In order to place my subject, I will start with a classification of Sufism in the West. Western Sufism can in general be divided into four groups: immigrants' tariqas, standard tariqas, novel tariqas, and non-Islamic groups.(6) The two extremes are the easiest to describe. An immigrants' tariqa is a transplant: Senegalese Mourides in Italy or Egyptian Burhamis in Denmark, tariqas taken with immigrants to their new countries, following shaykhs who are also followed in the immigrants' home countries. Non-Islamic groups are usually self-identified as such - the 'Sufi Movement' of Idries Shah, for example, which argues that Sufism is separate from Islam, many of whose members are not and would never describe themselves as Muslim.
Non-Islamic Sufi groups are, clearly, not traditional - they are new. Though there have been occasional cases of Sufi shaykhs in the Muslim world having non-Muslim followers, and occasional cases of Sufi tariqas which stray outside Islam,(7) it is axiomatic for a scholar of Sufism, or indeed for 99.9% of Sufis in the Muslim world, that Sufism is a path within Islam. Equally, immigrants' tariqas are clearly traditional. Although the new environment within which they exist inevitably has consequences and leads to changes, this is part of the normal rhythm of Sufism. Sufi tariqas have been moving into new environments since first there were tariqas.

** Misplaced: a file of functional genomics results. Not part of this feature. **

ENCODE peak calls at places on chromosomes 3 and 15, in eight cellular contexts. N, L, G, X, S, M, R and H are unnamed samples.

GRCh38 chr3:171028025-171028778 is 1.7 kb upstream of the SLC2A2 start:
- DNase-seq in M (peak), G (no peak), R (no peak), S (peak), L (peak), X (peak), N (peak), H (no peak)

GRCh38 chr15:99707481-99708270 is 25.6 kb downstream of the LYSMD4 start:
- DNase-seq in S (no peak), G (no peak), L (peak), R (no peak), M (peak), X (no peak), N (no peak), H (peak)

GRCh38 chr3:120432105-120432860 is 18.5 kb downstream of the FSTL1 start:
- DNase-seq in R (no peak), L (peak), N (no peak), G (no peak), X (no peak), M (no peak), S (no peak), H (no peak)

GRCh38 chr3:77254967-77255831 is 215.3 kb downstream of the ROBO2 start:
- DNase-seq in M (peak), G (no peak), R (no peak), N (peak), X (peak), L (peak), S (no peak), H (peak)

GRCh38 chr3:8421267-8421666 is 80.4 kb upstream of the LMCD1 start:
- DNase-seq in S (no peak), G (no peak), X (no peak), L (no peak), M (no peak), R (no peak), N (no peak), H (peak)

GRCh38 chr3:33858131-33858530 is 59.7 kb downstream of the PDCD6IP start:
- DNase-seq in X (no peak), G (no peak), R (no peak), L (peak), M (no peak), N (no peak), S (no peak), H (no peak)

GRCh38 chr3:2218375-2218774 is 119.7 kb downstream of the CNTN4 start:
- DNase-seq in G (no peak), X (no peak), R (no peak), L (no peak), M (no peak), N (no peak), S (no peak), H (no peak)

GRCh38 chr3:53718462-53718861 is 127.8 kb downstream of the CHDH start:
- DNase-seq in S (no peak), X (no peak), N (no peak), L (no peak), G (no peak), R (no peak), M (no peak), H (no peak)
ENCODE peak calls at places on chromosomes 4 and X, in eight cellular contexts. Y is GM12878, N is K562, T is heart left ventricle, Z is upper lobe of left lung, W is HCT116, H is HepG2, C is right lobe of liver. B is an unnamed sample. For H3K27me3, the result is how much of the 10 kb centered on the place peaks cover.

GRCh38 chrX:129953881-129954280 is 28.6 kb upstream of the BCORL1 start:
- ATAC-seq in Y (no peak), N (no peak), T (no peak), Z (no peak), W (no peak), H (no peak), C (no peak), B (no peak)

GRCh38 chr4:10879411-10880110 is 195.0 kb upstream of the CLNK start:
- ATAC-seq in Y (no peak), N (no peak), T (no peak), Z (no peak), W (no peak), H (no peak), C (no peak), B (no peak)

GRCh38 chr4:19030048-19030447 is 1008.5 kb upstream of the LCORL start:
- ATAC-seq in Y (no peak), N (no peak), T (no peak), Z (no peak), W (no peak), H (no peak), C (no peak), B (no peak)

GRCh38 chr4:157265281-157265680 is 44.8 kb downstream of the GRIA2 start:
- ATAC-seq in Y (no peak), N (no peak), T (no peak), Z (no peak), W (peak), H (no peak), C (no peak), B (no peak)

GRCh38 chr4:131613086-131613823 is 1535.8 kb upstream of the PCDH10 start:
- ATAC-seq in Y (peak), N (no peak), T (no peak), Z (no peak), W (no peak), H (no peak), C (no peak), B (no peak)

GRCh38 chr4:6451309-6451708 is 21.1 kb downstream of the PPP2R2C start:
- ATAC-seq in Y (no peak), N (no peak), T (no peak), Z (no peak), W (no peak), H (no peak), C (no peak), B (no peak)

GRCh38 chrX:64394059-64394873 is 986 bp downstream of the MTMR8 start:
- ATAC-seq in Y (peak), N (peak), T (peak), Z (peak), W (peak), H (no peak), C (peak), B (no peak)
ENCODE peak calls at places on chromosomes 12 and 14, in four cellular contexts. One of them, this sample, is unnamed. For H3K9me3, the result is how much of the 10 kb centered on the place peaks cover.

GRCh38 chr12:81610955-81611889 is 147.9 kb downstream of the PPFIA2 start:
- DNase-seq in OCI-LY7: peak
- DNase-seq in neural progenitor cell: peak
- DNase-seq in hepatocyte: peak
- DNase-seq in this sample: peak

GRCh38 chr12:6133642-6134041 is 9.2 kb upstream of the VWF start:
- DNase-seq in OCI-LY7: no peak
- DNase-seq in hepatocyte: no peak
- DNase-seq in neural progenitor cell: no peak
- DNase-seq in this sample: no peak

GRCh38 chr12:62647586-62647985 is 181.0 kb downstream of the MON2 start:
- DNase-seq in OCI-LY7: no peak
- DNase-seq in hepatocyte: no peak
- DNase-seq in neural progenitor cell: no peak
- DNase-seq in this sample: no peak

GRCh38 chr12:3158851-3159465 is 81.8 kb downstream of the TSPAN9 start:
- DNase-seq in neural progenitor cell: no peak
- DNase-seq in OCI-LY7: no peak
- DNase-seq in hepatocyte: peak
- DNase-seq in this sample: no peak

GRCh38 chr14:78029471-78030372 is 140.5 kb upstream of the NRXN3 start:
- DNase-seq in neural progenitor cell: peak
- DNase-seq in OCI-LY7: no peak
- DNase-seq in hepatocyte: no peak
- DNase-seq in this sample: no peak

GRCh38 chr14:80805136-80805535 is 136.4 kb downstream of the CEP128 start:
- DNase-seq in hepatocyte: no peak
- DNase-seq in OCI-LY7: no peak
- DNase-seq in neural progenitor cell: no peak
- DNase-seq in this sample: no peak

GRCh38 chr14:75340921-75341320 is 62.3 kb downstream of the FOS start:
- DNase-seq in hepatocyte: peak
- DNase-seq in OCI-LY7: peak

My two remaining classifications are less easily described. A standard tariqa is easiest to define by example: that of the Naqshbandiyya of Muhammad Nazim al-Haqqani (1922- ), a Turkish shaykh who has many followers in Turkey, Syria and Malaysia. Al-Haqqani is a standard shaykh in terms of Islamic studies, but was educated in Cyprus under the British and so happens to speak English - and also has numerous English, German, American and other converts amongst his followers.(8) His English Naqshbandiyya is not an immigrants' tariqa, since even though there are many immigrants amongst al-Haqqani's followers in London they did not take the Naqshbandiyya with them to England; there are also many non-immigrants amongst his followers. I would argue that this 'standard' tariqa is traditional (rather than new) in three senses. First, al-Haqqani is a shaykh on the classic Islamic pattern, taking his silsila [chain of spiritual descent] from a universally-accepted source, and recognized and followed by born Muslims in the Muslim world. Secondly, his tariqa is - in mainstream Islamic terms - orthodox. Although not every follower of his conforms to the Islamic Sharia [Sacred Law] in every respect, al-Haqqani does his best to hold his followers to the Sharia, and is in most cases successful. Finally, this tariqa is standard and traditional because its spread conforms to an established pattern. For a charismatic shaykh such as al-Haqqani to spread Islam in non-Muslim lands is something which has been happening for centuries, notably in Africa, but also in various parts of Asia - and now in Europe and America.